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Arrival Procedures

and plans to fly level for 30 seconds outbound before starting the turn back to the fix on final approach. If the winds were
negligible at flight altitude, this procedure would bring the pilot inbound across the fix precisely at the specified time of
12:07. However, if expecting headwind on final approach, the pilot should shorten the 30 second outbound course somewhat,
knowing that the wind will carry the aircraft away from the fix faster while outbound and decrease the ground speed while
returning to the fix. On the other hand, compensating for a tailwind on final approach, the pilot should lengthen the
calculated 30 second outbound heading somewhat, knowing that the wind would tend to hold the aircraft closer to the fix
while outbound and increase the ground speed while returning to the fix.



11. Radar Approaches


The only airborne radio equipment required for

radar approaches is a functioning radio transmitter
and receiver. The radar controller vectors the aircraft
to align it with the runway centerline. The controller
continues the vectors to keep the aircraft on course
until the pilot can complete the approach and landing
by visual reference to the surface. There are two types
of radar approaches: Precision (PAR) and Surveil-
lance (ASR).


A radar approach may be given to any aircraft

upon request and may be offered to pilots of aircraft
in distress or to expedite traffic, however, an ASR
might not be approved unless there is an ATC
operational requirement, or in an unusual or
emergency situation. Acceptance of a PAR or ASR by
a pilot does not waive the prescribed weather
minimums for the airport or for the particular aircraft
operator concerned. The decision to make a radar
approach when the reported weather is below the
established minimums rests with the pilot.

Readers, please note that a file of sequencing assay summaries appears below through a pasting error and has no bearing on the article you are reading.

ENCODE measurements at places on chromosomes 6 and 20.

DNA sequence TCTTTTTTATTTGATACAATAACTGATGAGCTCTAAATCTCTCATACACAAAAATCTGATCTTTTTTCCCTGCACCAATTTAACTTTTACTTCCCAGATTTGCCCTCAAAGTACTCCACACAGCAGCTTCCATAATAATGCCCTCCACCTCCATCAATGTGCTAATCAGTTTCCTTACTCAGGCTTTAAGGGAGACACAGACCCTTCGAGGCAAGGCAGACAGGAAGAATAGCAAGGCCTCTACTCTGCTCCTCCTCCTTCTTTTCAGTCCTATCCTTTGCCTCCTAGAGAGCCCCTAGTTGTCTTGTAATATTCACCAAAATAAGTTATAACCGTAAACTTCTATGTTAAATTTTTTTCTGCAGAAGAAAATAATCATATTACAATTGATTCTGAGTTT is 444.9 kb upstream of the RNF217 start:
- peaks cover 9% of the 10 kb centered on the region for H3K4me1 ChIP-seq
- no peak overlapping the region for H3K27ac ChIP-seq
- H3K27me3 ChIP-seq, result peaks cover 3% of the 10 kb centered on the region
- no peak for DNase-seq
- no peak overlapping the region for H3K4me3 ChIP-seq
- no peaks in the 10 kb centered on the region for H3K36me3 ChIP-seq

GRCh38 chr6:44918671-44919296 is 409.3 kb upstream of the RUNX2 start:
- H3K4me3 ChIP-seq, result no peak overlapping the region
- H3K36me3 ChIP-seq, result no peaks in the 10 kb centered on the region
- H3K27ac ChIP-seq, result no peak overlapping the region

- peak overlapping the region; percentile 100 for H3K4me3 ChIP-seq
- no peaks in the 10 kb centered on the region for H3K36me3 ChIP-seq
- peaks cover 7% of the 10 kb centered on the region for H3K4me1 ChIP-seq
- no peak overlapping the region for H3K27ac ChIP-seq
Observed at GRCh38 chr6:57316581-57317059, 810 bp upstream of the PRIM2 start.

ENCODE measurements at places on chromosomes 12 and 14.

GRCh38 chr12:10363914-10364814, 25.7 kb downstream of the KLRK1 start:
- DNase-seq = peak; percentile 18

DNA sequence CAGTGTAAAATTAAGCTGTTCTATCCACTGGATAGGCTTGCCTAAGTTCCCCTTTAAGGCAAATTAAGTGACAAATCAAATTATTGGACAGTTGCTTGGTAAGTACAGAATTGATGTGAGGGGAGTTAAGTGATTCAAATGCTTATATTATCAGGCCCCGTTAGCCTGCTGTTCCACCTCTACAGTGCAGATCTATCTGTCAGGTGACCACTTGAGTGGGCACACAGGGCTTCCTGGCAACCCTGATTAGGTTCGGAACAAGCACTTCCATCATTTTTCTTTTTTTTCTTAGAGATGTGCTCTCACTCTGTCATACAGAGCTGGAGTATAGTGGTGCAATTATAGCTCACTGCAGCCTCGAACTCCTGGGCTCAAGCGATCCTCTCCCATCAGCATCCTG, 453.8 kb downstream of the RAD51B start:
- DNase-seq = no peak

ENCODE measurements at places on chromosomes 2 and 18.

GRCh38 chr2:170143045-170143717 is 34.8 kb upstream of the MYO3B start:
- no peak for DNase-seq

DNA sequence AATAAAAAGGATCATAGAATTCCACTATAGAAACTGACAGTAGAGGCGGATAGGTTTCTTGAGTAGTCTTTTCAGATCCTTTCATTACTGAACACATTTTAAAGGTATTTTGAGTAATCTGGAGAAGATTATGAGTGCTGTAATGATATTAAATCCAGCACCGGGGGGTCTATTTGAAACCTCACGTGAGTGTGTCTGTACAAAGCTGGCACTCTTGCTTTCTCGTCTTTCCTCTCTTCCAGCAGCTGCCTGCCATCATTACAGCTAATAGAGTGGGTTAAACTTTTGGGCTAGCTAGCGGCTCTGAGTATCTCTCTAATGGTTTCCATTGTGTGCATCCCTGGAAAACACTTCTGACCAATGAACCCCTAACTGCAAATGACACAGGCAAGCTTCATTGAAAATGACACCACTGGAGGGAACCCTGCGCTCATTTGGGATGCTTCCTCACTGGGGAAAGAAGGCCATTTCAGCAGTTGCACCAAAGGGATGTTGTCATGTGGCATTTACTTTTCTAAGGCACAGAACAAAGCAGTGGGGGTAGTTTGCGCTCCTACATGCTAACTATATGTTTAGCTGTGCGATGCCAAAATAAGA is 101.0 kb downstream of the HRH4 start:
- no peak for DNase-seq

PAR and ASR minimums are published on

separate pages in the FAA Terminal Procedures
Publication (TPP).

1. Precision Approach (PAR).

 A PAR is one in

which a controller provides highly accurate naviga-
tional guidance in azimuth and elevation to a pilot.
Pilots are given headings to fly, to direct them to, and
keep their aircraft aligned with the extended
centerline of the landing runway. They are told to
anticipate glidepath interception approximately 10 to
30 seconds before it occurs and when to start descent.
The published Decision Height will be given only if
the pilot requests it. If the aircraft is observed to
deviate above or below the glidepath, the pilot is
given the relative amount of deviation by use of terms
“slightly” or “well” and is expected to adjust the
aircraft’s rate of descent/ascent to return to the
glidepath. Trend information is also issued with
respect to the elevation of the aircraft and may be
modified by the terms “rapidly” and “slowly”;
e.g., “well above glidepath, coming down rapidly.”

Range from touchdown is given at least once each
mile. If an aircraft is observed by the controller to
proceed outside of specified safety zone limits in
azimuth and/or elevation and continue to operate
outside these prescribed limits, the pilot will be
directed to execute a missed approach or to fly a
specified course unless the pilot has the runway
environment (runway, approach lights, etc.) in sight.
Navigational guidance in azimuth and elevation is
provided the pilot until the aircraft reaches the
published Decision Height (DH). Advisory course
and glidepath information is furnished by the
controller until the aircraft passes over the landing
threshold, at which point the pilot is advised of any
deviation from the runway centerline. Radar service
is automatically terminated upon completion of the

2. Surveillance Approach



 An ASR is

one in which a controller provides navigational
guidance in azimuth only. The pilot is furnished
headings to fly to align the aircraft with the extended
centerline of the landing runway. Since the radar
information used for a surveillance approach is
considerably less precise than that used for a
precision approach, the accuracy of the approach will
not be as great and higher minimums will apply.
Guidance in elevation is not possible but the pilot will
be advised when to commence descent to the
Minimum Descent Altitude (MDA) or, if appropriate,
to an intermediate step

down fix Minimum Crossing

Altitude and subsequently to the prescribed MDA. In
addition, the pilot will be advised of the location of
the Missed Approach Point (MAP) prescribed for the
procedure and the aircraft’s position each mile on
final from the runway, airport or heliport or MAP, as
appropriate. If requested by the pilot, recommended
altitudes will be issued at each mile, based on the
descent gradient established for the procedure, down
to the last mile that is at or above the MDA. Normally,
navigational guidance will be provided until the
aircraft reaches the MAP. Controllers will terminate
guidance and instruct the pilot to execute a missed
approach unless at the MAP the pilot has the runway,